What Lies Ahead For Malaysia?
Getting through 2019 was a challenge. A combination of global issues lead to a bearish economy; which wasn’t helped by downward pressure on the Ringgit. Despite this, we made it through to the end.
Markets had a small rally towards the end of 2019 on news of a Conservative Party victory at the British polls and a potential end to the US-China trade war. 2020 started with the short-lived US-Iran standoff that had the immediate effect of bumping up oil prices. The longer-term effect on the global economy is yet to come but the price of gold has already hit a 6-year high.
So, with the looming prospect of yet more global instability, what can we look forward to in the coming year?
Experts believe that the Malaysian Ringgit will continue to rise against the US Dollar for the near future. This is on the back of improving oil and palm oil prices, while Malaysia is also set to benefit from more foreign investment due to companies abandoning manufacturing bases in China.
However, there is no indication that the exchange rate will increase beyond the RM4 to US$1 mark. Any future improvements will require longer term improvements to the economy and for the government to increase investor confidence in their ability to lead.
The Ministry of Finance expects growth in the real estate sector to come from construction-related services, like those involved in the building of the Mass Rail Transit Line 2 and the Light Rail Transit Line 3 projects. The introduction of the East Coast Rail Link and Bandar Malaysia megaprojects will also encourage expansion.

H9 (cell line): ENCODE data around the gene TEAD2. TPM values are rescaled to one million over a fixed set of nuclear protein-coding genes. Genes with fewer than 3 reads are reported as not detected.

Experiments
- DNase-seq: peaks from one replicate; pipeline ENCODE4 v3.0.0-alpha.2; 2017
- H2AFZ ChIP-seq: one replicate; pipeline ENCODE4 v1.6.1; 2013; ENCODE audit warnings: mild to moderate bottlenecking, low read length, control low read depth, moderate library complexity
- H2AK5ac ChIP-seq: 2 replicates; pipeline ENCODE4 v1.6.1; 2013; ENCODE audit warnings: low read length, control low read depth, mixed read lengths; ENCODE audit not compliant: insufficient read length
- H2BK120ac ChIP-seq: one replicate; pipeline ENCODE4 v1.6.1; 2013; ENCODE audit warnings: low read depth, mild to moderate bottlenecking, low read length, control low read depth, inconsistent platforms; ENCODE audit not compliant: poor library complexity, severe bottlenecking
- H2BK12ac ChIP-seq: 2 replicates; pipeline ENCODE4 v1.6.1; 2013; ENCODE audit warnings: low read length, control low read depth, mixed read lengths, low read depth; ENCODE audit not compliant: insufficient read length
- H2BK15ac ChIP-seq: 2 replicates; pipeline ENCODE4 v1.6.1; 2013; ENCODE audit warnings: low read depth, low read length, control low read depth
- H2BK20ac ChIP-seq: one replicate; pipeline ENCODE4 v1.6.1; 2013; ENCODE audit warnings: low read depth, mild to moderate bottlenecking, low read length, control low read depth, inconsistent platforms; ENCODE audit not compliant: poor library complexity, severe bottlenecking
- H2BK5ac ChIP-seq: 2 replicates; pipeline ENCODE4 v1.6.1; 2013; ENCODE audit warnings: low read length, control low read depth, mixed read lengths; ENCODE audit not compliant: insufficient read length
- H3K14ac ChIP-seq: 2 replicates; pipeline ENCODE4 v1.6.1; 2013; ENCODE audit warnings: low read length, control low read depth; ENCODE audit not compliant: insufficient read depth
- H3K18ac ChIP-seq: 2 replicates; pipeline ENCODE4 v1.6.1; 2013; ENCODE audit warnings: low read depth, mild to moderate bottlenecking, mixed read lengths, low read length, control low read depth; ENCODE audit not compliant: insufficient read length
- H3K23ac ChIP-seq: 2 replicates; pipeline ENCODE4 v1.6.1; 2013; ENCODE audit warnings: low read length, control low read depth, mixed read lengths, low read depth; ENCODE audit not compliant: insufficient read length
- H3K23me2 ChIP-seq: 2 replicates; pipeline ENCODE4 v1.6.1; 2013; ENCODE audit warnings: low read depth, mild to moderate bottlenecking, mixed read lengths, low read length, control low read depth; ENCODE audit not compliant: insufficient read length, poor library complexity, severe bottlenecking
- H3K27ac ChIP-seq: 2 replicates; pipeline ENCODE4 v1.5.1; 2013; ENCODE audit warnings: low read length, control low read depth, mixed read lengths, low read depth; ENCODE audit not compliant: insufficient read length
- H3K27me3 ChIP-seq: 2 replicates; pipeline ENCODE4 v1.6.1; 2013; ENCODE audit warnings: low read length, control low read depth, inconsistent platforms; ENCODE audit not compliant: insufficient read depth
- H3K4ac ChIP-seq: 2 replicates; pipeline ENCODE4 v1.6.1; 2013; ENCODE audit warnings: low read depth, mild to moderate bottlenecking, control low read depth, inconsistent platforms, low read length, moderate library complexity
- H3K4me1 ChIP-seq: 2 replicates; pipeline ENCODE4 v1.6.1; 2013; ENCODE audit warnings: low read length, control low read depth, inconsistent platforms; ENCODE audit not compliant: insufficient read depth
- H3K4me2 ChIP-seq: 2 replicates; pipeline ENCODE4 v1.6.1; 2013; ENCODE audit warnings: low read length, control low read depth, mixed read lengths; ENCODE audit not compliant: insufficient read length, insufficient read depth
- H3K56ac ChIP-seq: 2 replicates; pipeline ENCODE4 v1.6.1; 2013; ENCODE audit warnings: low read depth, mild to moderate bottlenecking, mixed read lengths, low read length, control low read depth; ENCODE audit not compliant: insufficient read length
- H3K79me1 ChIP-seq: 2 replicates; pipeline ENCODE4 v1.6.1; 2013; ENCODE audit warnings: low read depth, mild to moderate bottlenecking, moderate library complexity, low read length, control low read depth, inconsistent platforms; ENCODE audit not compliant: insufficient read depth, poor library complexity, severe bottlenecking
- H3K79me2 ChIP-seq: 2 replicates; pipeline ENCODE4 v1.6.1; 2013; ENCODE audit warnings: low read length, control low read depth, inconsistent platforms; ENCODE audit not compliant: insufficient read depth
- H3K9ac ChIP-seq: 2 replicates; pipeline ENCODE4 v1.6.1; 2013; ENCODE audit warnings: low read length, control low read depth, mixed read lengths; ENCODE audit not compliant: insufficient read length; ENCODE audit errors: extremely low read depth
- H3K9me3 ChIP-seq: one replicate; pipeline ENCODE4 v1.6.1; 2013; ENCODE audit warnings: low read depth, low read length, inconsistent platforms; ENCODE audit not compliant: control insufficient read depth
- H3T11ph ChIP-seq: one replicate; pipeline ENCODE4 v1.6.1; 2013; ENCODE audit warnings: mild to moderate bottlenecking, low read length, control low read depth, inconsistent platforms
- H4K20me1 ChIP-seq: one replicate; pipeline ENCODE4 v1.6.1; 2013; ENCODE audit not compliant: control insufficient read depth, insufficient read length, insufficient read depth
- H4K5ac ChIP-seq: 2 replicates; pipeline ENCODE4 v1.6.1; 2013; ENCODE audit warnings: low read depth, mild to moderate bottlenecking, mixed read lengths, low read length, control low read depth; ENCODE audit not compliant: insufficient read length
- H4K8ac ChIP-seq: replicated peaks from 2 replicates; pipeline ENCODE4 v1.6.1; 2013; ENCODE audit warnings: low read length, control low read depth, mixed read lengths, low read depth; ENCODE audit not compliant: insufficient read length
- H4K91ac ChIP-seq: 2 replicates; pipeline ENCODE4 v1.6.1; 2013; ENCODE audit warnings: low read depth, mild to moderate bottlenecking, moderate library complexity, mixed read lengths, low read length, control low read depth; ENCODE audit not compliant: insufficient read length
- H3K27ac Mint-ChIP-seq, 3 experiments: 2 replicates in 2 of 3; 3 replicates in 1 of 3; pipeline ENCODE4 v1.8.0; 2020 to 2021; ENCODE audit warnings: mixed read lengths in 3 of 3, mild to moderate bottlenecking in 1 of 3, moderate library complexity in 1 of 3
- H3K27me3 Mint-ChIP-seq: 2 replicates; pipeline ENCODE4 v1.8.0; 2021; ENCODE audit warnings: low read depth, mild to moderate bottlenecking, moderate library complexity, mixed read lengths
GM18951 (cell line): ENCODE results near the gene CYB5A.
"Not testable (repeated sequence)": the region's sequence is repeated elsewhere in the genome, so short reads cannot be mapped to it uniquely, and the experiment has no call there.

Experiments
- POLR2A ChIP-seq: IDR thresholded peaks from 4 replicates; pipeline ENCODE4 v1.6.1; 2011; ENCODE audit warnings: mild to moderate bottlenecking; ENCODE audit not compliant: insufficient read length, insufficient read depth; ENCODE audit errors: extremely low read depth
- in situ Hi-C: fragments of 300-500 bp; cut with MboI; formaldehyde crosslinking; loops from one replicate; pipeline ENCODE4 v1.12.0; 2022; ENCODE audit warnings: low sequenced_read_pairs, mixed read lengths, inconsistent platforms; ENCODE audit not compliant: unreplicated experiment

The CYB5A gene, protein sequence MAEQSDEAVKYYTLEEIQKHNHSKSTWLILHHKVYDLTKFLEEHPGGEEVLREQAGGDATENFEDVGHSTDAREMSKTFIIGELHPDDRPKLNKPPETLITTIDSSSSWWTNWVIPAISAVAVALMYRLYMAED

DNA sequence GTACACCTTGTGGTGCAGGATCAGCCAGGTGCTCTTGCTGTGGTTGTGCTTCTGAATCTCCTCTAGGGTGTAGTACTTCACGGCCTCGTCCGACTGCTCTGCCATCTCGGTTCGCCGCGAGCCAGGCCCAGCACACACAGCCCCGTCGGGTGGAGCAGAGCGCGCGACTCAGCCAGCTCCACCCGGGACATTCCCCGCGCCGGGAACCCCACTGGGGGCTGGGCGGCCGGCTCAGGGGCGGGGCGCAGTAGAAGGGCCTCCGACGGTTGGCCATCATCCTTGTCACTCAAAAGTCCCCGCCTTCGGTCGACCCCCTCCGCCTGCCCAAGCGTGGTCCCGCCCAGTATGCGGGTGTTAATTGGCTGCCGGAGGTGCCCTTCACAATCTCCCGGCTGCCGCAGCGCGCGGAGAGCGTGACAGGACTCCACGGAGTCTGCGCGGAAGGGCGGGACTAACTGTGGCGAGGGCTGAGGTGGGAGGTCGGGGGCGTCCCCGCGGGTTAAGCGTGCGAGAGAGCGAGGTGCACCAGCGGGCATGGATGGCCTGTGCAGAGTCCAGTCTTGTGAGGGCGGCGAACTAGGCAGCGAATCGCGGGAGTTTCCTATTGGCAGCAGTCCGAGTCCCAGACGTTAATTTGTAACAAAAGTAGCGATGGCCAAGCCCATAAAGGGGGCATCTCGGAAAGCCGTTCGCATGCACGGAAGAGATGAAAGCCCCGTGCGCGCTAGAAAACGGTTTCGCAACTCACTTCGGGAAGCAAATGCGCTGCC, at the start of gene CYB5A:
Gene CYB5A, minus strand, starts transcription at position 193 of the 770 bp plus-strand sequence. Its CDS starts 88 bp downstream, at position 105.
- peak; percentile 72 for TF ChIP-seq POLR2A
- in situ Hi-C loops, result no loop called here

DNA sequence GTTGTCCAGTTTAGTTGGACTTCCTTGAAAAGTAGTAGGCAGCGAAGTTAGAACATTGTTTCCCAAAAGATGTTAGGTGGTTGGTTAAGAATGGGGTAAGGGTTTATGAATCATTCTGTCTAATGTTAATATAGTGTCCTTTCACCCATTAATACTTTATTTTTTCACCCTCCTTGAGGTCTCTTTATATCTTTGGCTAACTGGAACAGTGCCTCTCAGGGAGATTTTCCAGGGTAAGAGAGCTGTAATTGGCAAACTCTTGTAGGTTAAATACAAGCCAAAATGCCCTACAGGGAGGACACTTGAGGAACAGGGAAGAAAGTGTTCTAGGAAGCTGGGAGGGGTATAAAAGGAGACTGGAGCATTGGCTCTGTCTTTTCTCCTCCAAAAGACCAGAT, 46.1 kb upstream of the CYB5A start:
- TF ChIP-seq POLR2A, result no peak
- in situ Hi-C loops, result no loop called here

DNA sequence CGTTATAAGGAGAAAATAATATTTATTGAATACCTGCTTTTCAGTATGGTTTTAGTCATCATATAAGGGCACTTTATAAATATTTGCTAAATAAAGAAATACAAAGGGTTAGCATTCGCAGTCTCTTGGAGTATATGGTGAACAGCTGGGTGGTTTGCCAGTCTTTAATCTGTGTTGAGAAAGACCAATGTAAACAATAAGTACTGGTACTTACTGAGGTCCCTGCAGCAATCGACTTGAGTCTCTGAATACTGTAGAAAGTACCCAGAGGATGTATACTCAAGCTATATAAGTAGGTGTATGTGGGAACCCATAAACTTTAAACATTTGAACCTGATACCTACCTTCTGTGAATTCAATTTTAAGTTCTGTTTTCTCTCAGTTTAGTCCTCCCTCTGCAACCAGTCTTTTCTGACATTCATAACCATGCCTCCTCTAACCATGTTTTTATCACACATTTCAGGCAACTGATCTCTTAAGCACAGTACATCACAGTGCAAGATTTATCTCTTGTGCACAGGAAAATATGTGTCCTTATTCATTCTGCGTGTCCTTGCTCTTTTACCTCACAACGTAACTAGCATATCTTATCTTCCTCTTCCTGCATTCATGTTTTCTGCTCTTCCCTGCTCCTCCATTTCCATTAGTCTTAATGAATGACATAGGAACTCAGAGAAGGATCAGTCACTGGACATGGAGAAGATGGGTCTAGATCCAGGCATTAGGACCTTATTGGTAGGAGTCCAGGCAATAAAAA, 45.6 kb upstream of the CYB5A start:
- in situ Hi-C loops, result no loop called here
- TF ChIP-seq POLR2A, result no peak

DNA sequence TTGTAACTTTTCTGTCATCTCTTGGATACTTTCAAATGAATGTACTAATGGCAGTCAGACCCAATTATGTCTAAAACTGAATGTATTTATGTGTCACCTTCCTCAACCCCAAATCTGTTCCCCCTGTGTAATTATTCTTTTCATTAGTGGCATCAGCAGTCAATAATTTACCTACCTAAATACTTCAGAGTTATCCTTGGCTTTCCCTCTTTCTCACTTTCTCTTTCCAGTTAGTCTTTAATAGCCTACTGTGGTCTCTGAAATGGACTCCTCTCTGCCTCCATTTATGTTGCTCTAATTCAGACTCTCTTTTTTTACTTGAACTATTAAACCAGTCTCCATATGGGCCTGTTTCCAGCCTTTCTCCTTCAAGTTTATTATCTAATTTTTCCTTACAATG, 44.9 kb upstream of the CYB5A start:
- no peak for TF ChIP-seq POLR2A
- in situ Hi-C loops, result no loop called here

Residential and commercial properties will still see an overhang, although the rent to own financing scheme should cushion the impact on the economy. We are likely looking towards more downward pressure on prices for the rest of 2020, despite the threshold for foreign ownership bring reduced from RM1,000,000 to RM600,000.
Fintech will see big changes in 2020. Bank Negara Malaysia will be opening applications for virtual bank licenses in the second half of the year. Guidelines for the creation of these new financial services were published at the tail end of 2019, and rumours have it that Grab and Boost among others, are both already interested in entering the field.
Virtual banks are banks that do business through online banking and ATMs. They do not have physical branches for customers to visit. The theory is that this opens up the financial sector to new players, as the barrier to entry is much lower.
The Malaysians@work campaign is set to encourage local employers to hire more unemployed graduates and use locals to replace foreign workers. There is also an incentive for bringing women back to the workforce.
Employers that find places for graduates that have been unemployed for more than 12 months or women who have been out of the workforce for a similar amount of time will receive RM300 a month for two years. These employees will also receive RM500 a month for the same period.
These incentives are expected to allow the unemployment rate to remain at a steady 3.3%; unchanged from 2019.
Malaysia will continue to be subjected to the unstable geo-political climate – like every other country on this planet. Tensions rising in the Middle East may have caused oil prices to rise yet again, but the prospect of war on the horizon has many investors taking a more cautious outlook.
Brexit also continues to threaten financial markets, especially with British Prime Minister Boris Johnson pledging to take the UK out of the European Union. The third deadline extension gives Johnson until 31 January 2020 to reach a new trade agreement with the EU or go crashing out with no deal.
This uncertainty doesn’t look like it will be going away any time soon, not to mention that the world is long overdue for a recession. Financial prudence is advised for the coming months, but that doesn’t mean you should avoid investing or taking additional steps to diversify your income.
Short term gains might be tempting, but they are incredibly risky. Instead, it is better to adjust your plans for the long term. This is something younger Malaysians should have been doing in the first place.